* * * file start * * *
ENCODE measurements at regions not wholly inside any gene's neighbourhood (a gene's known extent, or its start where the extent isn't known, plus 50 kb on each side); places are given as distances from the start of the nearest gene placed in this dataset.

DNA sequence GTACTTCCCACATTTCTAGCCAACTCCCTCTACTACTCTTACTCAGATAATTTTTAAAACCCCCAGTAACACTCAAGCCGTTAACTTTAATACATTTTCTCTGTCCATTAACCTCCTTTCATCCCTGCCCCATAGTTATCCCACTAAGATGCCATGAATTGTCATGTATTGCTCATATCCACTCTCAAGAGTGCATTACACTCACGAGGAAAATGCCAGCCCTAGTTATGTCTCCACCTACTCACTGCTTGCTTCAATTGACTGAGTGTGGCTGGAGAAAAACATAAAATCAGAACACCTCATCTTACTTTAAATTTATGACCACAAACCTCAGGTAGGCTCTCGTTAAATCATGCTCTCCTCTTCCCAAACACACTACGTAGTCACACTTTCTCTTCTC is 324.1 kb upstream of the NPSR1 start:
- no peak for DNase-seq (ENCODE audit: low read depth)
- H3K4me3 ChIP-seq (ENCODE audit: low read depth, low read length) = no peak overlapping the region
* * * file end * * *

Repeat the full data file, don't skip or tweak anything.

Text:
ENCODE measurements at regions not wholly inside any gene's neighbourhood (a gene's known extent, or its start where the extent isn't known, plus 50 kb on each side); places are given as distances from the start of the nearest gene placed in this dataset.

DNA sequence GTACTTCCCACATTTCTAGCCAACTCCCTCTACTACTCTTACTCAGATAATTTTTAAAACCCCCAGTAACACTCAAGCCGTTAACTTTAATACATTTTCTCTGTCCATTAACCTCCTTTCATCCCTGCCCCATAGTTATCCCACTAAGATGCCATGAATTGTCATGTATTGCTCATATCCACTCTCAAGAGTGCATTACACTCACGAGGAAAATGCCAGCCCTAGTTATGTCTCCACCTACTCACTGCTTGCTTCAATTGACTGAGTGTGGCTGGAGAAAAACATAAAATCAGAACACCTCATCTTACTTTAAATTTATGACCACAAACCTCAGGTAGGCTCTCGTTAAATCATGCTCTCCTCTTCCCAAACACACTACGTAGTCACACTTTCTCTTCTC is 324.1 kb upstream of the NPSR1 start:
- no peak for DNase-seq (ENCODE audit: low read depth)
- H3K4me3 ChIP-seq (ENCODE audit: low read depth, low read length) = no peak overlapping the region